Reddit
Subscribe
Notify of
180 Comments
Inline Feedbacks
View all comments
GreatFallsGreen
GreatFallsGreen
6 months ago

I think it looks better without the cladding/with the lower body painted, but agree it wasn’t really what they needed to do and maybe it’s because of the other miscellaneous design details. But that was right at the start of Lutz’s DIY car makeover ripping off the ribbed cladding on all the Pontiacs so it was bound to happen anyway.

I have wondered how it might have fared had it been put on a different platform, like the Theta platform that came a couple years later under the Saturn VUE. That might have given it chance at being closer to the intent of the concept rather than the minivan base that gave it its versatility but also the proportions.

And perhaps cheaper, because even if it looked different, I don’t know if it would have fared that much better saleswise for the price. For a near-$30k SUV at the time, it was becoming the expectation to have a 3rd row available, so that took out a faction of family buyers. For others like DINKs/empty nesters, the marketing didn’t hold much appeal. The Rendezvous wasn’t the prettiest either and had many of the same gadgets, but offered a 3rd row and simply the marketing matched the buyer better.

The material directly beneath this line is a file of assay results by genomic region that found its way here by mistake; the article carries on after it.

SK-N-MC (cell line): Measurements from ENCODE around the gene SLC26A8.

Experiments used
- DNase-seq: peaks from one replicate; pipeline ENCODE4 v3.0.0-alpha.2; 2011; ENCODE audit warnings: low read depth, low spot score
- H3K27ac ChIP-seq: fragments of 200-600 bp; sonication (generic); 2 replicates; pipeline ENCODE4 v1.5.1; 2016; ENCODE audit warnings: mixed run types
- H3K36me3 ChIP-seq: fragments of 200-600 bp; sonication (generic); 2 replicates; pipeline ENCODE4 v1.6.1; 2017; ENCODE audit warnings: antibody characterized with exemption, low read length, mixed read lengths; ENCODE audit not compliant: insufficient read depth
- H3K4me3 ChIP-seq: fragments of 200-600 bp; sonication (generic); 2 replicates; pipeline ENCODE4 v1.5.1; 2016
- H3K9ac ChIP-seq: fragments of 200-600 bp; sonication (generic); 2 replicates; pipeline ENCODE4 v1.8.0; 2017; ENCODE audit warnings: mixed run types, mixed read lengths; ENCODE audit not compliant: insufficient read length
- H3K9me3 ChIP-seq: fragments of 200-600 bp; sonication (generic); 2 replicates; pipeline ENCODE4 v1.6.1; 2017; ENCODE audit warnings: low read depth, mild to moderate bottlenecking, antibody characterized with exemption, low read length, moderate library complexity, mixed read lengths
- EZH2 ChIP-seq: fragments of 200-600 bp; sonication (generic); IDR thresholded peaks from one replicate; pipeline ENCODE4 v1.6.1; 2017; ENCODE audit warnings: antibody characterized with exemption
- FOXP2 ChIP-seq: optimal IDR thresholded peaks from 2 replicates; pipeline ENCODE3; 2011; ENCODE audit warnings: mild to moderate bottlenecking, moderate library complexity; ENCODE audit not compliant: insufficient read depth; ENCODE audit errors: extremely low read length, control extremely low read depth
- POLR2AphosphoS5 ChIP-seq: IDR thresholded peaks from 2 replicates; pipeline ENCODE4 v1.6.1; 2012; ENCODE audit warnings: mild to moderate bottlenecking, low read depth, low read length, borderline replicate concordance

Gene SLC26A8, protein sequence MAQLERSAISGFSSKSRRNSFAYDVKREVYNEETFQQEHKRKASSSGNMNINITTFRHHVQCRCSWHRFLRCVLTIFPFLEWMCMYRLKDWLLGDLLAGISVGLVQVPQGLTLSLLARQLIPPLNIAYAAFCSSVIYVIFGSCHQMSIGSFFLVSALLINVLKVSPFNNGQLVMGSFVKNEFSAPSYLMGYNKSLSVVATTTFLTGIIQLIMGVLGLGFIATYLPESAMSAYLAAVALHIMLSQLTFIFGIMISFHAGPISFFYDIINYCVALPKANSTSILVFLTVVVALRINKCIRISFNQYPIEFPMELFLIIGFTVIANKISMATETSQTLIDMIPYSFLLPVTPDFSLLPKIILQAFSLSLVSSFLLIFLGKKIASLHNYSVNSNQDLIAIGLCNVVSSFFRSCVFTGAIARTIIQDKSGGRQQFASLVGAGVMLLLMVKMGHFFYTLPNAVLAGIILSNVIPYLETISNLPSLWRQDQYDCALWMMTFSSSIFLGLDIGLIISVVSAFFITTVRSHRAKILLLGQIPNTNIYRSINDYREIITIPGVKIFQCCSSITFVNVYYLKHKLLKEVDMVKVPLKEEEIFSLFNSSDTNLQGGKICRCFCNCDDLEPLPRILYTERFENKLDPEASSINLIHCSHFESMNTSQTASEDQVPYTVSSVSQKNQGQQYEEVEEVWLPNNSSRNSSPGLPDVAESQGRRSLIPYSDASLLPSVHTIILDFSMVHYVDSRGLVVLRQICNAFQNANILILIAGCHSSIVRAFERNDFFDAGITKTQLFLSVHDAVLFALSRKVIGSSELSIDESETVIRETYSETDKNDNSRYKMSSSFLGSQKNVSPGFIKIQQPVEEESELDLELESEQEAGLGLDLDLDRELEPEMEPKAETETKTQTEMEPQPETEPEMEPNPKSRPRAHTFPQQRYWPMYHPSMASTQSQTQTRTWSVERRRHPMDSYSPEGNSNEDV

And Ford rolled out the Escape at the same time which although a different segment, probably didn’t help either. I remember magazines having both in the same issue and the Escape/Tribute were widely praised for its packaging and refinement for its segment at the time.

MrLM002
MrLM002
6 months ago

The Aztec, just one more thing killed by a collective (in this case a committee).

Adam Rice
Adam Rice
6 months ago

These stories remind me of when the early-90s Chevy Caprice debuted. The blobby design was widely panned, and GM reacted defensively, saying something like “Everyone in the company likes it, what’s wrong with all of you?”

Geoffrey Reuther
Geoffrey Reuther
6 months ago
Reply to  Adam Rice

Besides, how much do you really need to invest in design when your customers are either octogenarians or police departments?

TJ Heiser
TJ Heiser
6 months ago